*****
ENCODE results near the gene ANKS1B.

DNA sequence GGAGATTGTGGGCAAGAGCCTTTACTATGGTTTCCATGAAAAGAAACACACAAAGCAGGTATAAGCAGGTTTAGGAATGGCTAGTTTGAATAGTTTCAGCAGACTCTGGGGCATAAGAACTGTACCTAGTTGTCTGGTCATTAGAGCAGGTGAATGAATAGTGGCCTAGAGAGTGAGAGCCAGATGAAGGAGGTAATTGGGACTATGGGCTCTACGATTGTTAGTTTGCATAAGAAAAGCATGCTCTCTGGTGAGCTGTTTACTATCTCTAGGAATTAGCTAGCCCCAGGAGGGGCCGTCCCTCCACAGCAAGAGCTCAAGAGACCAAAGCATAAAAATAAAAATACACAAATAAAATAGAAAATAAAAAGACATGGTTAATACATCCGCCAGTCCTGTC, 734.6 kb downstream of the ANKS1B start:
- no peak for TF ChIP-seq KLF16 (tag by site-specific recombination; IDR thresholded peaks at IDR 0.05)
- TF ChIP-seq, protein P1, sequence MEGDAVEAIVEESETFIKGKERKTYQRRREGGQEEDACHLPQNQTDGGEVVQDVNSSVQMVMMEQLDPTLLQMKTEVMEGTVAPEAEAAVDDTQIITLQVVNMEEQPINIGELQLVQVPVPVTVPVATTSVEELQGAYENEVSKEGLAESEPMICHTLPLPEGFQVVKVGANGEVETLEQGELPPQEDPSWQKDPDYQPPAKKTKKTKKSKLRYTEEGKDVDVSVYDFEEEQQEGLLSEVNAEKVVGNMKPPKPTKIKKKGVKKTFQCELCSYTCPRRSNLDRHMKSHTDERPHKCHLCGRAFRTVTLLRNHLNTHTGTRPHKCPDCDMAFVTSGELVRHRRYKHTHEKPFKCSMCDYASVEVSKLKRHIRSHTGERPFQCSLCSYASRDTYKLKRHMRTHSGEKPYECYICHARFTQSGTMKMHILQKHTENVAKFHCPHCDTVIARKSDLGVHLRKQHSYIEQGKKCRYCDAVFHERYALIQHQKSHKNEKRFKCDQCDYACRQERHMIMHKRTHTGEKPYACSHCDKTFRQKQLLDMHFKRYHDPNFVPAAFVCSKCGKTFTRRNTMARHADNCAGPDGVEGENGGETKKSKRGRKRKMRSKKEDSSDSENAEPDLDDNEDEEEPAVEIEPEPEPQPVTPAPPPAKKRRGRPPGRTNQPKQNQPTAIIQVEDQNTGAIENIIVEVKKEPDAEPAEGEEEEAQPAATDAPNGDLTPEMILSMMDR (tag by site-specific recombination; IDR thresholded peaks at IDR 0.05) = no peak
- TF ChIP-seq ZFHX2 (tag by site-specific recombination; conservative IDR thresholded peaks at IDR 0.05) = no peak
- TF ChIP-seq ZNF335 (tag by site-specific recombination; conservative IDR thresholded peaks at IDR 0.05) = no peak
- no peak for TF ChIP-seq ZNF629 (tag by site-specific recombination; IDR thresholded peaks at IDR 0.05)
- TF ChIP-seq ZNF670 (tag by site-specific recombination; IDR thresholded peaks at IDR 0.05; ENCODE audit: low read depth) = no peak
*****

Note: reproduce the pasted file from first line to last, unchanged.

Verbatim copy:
ENCODE results near the gene ANKS1B.

DNA sequence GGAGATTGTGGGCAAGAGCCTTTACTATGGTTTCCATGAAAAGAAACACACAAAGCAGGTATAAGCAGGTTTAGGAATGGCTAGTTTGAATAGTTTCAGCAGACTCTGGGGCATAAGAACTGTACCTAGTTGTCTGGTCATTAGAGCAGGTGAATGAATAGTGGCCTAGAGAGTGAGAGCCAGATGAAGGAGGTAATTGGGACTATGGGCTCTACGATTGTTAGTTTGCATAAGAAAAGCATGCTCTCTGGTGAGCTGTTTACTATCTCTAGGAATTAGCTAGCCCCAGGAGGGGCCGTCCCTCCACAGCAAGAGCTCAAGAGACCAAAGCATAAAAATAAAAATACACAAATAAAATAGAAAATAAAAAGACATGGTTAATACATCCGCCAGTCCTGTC, 734.6 kb downstream of the ANKS1B start:
- no peak for TF ChIP-seq KLF16 (tag by site-specific recombination; IDR thresholded peaks at IDR 0.05)
- TF ChIP-seq, protein P1, sequence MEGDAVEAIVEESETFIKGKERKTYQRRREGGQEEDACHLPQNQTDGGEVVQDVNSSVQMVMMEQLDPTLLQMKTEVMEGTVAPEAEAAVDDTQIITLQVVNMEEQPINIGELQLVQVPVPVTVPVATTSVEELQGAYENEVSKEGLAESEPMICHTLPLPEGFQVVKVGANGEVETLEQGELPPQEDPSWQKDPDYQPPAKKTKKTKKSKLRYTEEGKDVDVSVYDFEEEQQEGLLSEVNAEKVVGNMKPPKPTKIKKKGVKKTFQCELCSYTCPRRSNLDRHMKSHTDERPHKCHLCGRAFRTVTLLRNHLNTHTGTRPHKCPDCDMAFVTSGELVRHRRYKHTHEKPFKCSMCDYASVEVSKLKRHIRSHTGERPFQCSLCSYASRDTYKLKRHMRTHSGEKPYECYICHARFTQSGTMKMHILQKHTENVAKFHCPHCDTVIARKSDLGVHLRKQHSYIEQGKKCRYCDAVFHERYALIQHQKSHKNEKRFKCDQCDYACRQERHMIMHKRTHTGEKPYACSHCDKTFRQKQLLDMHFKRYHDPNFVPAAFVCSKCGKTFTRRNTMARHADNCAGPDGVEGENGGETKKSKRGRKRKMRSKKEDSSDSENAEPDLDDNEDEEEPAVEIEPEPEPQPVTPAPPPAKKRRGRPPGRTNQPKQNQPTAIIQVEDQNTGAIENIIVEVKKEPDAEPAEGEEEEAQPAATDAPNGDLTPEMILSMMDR (tag by site-specific recombination; IDR thresholded peaks at IDR 0.05) = no peak
- TF ChIP-seq ZFHX2 (tag by site-specific recombination; conservative IDR thresholded peaks at IDR 0.05) = no peak
- TF ChIP-seq ZNF335 (tag by site-specific recombination; conservative IDR thresholded peaks at IDR 0.05) = no peak
- no peak for TF ChIP-seq ZNF629 (tag by site-specific recombination; IDR thresholded peaks at IDR 0.05)
- TF ChIP-seq ZNF670 (tag by site-specific recombination; IDR thresholded peaks at IDR 0.05; ENCODE audit: low read depth) = no peak